“Eighty-seven percent of upper-income Americans -- those making $75,000 or more annually -- own stocks, as do 83% of postgraduates and 73% of college graduates.”
Overall a little over 50% of Americans are invested . . .
Absolutely true! And I think this is a fabulous idea.
Back in 1963 I ran into a couple of Soviet graduate students in economics wandering the campus of Cornell University, where my father was taking his Ph.D. in Business Administration. Calling them "graduate students" was probably giving them short shrift, because each of them already had a Ph.D. back in the old USSR, but they were charming and smart and they had a very different point of view on things than anybody I knew, so I brought them home for dinner and conversation with the family.
They were indeed shocked to learn that so many ordinary folks were invested in the stock exchange; it wasn't common knowledge in the Soviet Union, not even among party members, which both our visitors in fact were. Dad took them for a visit to the local supermarket — in retrospect, a bit of a patronizing thing to do — and showed them the variety of options available. They were impressed. He even showed them the dog food section, the canned dog food — they didn't see the need for such a thing in the soviet union at the time — and then the monster-sized fifty pound bags.
The senior soviet economist looked at the bags, looked at dad, looked at the bags again and said in one of the driest comments I've ever heard, "Oh," he said, with the pronounced Russian accent, "for parties!"
We ran into them again a few times over the next year or two; both were dear guys. In conversation, one of them acknowledged that he himself would have liked to own his own private car. I'm afraid it might have gotten him in trouble with the other. I hope not.
But I'm afraid, in our own eagerness to sell our own system to them, we might have misrepresented it slightly. The number of people who own stock is right, though I don't think that they own it because they've bought it themselves. I think a lot of them have it because they are members of a retirement program that has invested in the stock market for them, it has often done a pretty good job of it. Technically these folks own stock, but to suggest they have any actual competency at the market is a gross exaggeration. I know I don't.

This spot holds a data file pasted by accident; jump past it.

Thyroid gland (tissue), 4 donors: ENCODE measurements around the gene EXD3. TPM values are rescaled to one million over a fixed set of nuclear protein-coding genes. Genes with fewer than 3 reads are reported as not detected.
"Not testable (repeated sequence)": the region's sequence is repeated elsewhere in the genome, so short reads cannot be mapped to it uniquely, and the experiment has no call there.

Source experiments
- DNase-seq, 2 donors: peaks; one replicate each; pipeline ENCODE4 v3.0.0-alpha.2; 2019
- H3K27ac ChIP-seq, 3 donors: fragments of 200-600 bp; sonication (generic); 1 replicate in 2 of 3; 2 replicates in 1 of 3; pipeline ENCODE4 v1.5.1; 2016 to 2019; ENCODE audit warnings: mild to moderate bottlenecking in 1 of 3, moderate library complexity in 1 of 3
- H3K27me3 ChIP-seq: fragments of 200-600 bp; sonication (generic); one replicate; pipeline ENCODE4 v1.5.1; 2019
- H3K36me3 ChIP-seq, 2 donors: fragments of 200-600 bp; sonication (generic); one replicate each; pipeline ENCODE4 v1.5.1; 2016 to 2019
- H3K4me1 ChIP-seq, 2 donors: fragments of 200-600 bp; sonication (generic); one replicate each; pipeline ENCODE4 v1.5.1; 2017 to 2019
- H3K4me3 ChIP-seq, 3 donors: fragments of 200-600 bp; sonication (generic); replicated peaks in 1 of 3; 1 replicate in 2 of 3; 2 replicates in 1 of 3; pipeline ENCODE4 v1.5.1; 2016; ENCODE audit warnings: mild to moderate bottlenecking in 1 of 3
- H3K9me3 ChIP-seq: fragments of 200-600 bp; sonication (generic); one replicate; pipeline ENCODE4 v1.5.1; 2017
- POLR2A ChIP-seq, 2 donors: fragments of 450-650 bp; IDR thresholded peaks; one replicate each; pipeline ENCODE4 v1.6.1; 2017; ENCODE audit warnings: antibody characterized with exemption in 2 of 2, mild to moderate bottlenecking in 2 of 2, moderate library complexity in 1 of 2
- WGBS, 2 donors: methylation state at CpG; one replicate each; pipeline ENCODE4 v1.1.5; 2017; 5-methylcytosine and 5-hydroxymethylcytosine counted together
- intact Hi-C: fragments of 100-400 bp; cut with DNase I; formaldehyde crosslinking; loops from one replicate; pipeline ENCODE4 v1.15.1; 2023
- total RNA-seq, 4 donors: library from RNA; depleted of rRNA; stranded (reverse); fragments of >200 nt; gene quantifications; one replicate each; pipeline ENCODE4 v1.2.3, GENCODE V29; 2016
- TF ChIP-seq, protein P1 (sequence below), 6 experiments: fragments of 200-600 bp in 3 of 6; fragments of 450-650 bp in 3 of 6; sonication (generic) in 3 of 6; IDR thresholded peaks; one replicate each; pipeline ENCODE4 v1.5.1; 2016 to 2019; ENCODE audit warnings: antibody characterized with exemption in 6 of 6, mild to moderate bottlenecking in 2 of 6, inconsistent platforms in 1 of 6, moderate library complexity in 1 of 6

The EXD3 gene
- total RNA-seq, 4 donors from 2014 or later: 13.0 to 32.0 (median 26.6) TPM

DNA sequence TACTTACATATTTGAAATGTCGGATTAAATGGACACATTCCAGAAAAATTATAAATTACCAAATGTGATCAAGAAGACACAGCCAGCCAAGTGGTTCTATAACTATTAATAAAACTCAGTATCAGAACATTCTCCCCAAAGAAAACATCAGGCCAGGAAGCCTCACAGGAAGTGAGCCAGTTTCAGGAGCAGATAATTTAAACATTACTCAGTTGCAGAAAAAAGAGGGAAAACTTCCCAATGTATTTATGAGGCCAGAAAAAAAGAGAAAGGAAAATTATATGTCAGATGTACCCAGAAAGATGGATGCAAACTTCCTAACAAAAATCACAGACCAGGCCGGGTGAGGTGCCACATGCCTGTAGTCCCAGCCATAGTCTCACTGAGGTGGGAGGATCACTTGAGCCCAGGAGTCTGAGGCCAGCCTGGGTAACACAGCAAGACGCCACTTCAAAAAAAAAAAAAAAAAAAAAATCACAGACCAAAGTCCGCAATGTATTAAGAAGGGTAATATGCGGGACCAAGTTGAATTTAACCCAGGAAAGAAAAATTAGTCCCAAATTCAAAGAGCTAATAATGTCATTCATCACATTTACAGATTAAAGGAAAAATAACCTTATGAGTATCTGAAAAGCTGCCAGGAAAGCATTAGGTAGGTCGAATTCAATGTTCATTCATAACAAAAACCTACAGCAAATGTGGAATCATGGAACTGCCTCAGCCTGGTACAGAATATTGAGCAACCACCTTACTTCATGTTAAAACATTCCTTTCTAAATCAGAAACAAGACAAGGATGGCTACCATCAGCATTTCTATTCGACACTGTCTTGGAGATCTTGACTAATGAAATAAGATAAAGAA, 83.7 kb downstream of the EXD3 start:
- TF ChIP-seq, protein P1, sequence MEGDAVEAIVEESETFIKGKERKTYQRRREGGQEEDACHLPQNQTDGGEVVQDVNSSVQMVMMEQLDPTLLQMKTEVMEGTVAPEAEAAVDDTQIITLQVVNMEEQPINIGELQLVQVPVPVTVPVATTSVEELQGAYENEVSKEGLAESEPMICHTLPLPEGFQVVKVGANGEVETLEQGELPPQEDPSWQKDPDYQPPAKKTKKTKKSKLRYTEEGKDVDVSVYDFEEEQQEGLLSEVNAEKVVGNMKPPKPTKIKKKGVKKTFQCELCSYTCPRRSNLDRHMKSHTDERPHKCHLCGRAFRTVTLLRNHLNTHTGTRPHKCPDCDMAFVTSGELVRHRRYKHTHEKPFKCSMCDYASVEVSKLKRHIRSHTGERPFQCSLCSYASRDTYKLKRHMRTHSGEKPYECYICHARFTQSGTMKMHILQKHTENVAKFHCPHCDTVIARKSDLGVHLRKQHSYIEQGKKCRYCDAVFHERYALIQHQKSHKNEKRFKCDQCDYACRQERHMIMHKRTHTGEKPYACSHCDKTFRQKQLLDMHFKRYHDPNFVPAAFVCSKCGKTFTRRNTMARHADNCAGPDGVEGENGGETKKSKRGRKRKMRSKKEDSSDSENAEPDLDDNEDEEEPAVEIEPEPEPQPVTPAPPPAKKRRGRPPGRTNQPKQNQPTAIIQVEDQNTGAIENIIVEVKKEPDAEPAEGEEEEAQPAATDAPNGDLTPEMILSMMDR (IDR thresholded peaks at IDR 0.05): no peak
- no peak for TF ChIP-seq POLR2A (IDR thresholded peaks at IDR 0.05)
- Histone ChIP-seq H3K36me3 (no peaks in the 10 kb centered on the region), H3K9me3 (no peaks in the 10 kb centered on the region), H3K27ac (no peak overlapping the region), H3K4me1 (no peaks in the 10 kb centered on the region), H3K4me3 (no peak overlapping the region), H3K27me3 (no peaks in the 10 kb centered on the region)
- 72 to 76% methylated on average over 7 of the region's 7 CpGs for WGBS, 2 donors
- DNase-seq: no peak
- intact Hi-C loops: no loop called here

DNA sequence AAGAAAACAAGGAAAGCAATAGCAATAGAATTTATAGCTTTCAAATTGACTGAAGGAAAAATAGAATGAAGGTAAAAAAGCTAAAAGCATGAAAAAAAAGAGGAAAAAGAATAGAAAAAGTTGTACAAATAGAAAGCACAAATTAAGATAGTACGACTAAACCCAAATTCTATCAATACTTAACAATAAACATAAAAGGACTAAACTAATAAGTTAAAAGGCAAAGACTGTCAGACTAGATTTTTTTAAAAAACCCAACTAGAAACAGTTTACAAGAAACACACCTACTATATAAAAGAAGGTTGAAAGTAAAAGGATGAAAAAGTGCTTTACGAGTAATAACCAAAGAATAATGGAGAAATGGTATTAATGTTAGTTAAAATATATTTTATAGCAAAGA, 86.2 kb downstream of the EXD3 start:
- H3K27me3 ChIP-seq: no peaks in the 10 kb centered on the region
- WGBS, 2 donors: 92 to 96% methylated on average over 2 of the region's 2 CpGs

And there are people who are extremely interested in getting their hands on the money of people who can be talked into giving it to them to invest.
While there are loads of wonderful, ethical and competent folks in the industry, there are also a fair number of people who are not and who would be thrilled to tell you what to do with your money. During times when the market is doing well, it seems to any fool can make a million bucks by sneezing.
During times when the economy is tanking, the reality of the situation becomes a bit more starkly drawn. For folks with much investing experience, it is clear that the hype about what happens even during boom times has been more than slightly misrepresented, and that some skill is needed in order to even break even, let alone to do well. This is not a skill that I have or even pretend to have.
It is not a skill that many investors have either.
This would be the time that I would gently remind anybody who's read this far of the Republican plan to dismantle the social security system and turn the money over to you, the private investor, to double, triple and quadruple the shabby returns that social security offers you as return on your hard earned money. I would ask you, humbly, what would have happened to you and your social security supplemental retirement funds if they'd been taken out of social security in the year 2000 and if you'd put them into the market at that point, perhaps into the hot computer stocks at that time. Where was the market then, and where is it now? And what do you think your money at that time would be worth today if you'd followed the Republican advice?
If you'd been a particularly lucky insider, perhaps you'd have done well, of course.
Would you have been one of them?
Or do you think that you'd have been smarter to use money that would not have been in a social security account to make speculative investments of these sorts, in retrospect?
Is there some reason for regular folks to be a little bit miffed with the way people are running wall street and the banks and the investment houses. I'm not waving any sign around, myself, but I believe we have not been doing a great job in policing the antics there. How many people were charged and tried in the Savings and Loan scandals, and how many, in comparison, were investigated and charged in this latest round of economic woe. How many investigators were assigned in one case, and how many were assigned in the other?
If you wonder about upset about Wall Street, then it would seem to me that the answers to those questions might offer some answers, if, in fact, there is any interest in getting answers before calling names and setting up the gallows begins. I haven't noticed any, myself.